How do I find my birth parents?

So you have decided to look for your birth parents but you have no idea how to even start your search.  I’m no pro at this but I can definitely share the resources I’ve gathered along the way.

Steps to finding your birth parents

  1. Talk to your adoptive parents.

    1. They may have information about your birth mother or father that wasn’t recorded and they may have even met with the birth mother and/or father at some point.
    2. Ask your adoptive parents for all the records they have from your adoption.
      1. You may find some clues in your paperwork.  You never know what you might find.  For example, a fellow adoptee told my mom that relinquish papers had to be notarized and the notary would keep copies of everything they notarized.  Those notarial records are now public record and kept at the county courthouse. Read more here.
  2. Contact the agency that handled your adoption.

    1. Request all the documents they can legally give you but in most cases this is just non-identifying information.
    2. Check here to see if your state is an open adoption state, if yours is, you can request your original birth certificate.
    3. Leave a letter for your birth parents with the agency if your birth parents ever contact the agency.
  3. Check to see if your state has a reunion registry and sign up.

    1. There are many adoption registry sites out there.  Sign up on all of them!
  4. Do some people searching

    1. If you were lucky enough to get some names from your parents or from the agency, search for them online.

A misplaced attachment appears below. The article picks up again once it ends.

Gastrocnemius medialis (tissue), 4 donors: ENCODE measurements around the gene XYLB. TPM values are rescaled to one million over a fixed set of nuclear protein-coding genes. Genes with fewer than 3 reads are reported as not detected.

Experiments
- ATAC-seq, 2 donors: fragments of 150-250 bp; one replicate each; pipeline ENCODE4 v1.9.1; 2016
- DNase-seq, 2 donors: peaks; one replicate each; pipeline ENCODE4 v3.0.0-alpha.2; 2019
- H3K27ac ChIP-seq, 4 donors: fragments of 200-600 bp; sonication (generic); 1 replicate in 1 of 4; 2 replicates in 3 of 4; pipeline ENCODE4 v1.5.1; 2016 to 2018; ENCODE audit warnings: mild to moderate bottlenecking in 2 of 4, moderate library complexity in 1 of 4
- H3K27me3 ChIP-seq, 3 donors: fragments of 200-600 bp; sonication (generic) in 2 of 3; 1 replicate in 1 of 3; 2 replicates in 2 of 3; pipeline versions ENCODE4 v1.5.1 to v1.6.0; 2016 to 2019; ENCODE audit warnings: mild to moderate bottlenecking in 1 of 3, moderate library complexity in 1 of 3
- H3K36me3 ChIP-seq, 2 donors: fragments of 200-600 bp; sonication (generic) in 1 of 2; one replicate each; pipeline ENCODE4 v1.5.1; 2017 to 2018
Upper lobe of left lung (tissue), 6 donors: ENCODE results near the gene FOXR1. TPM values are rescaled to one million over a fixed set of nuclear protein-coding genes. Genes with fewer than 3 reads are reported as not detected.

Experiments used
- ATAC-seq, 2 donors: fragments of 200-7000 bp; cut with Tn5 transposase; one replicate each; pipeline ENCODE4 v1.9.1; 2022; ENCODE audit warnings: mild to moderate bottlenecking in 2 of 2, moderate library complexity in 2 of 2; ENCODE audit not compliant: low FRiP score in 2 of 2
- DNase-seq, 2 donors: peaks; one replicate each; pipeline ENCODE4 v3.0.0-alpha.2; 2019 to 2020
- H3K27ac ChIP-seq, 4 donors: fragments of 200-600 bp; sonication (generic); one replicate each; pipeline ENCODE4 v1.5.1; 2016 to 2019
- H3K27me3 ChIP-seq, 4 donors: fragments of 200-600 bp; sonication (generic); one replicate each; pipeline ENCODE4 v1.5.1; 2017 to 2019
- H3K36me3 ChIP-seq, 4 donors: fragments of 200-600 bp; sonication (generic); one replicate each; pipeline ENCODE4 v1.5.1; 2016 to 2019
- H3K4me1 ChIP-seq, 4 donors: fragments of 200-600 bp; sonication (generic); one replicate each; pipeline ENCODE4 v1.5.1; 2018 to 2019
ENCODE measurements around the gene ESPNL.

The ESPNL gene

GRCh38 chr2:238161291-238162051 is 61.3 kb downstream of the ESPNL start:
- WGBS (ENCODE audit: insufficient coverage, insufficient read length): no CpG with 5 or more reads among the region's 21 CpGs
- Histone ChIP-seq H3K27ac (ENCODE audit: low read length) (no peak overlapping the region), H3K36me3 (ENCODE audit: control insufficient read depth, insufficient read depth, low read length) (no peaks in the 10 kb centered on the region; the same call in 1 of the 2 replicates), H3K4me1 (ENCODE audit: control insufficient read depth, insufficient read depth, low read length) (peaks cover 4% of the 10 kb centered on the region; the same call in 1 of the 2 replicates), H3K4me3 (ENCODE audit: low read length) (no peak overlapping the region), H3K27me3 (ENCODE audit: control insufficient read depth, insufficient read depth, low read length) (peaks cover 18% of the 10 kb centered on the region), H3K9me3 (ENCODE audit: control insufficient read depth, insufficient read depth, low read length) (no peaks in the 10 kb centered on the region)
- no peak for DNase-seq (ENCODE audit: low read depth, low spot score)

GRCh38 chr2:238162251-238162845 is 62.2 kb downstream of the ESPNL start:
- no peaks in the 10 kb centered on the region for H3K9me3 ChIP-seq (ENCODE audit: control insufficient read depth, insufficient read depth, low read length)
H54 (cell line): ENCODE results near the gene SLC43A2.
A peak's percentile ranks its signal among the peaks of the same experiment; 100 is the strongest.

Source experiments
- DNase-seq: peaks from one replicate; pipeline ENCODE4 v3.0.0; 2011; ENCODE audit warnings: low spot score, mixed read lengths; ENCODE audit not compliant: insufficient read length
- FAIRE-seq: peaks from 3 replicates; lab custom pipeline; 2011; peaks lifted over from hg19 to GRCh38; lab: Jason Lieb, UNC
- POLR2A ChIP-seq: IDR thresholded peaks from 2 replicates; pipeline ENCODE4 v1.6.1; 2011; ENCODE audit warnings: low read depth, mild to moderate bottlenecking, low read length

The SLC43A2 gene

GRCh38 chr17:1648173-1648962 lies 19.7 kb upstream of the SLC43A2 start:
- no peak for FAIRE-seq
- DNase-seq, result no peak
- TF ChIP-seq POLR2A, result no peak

2. If you are an ancestry.com subscriber, there are public records that include names, place of residence and sometimes dates or birth.
    3. There are also people finder sites but again, you will have to pay.
    4. Ask for help – Seriously, search angels know how to find people using just a name.  It’s seriously amazing.
  5. DNA Test

    1. First test at Ancestry.com  Save 10% with this link.
      1. Best case scenario, your parents or siblings have tested as well and there really isn’t any detective work. Just make contact.
      2. You may have to do some sleuthing to find out how you and your DNA matches are related.  Once you can find out how you are related and through which line, you can start narrowing down to your branch of the family tree.
      3. Check out the following posts for help.  Finding Shared Ancestors / What is a mirror tree? / Five Mirror Tree Questions Answered
    2. Transfer your DNA data from Ancestry.com to FTDNA.com
    3. Test at 23andme if you don’t have good matches at Ancestry or FamilyTreeDNA
    4. Upload DNA data to GEDmatch.com
  6. Ask for help!

    1. There are search angels that will help if you ask for it.
    2. There are many Facebook groups dedicated to helping adoptees find their birth parents.

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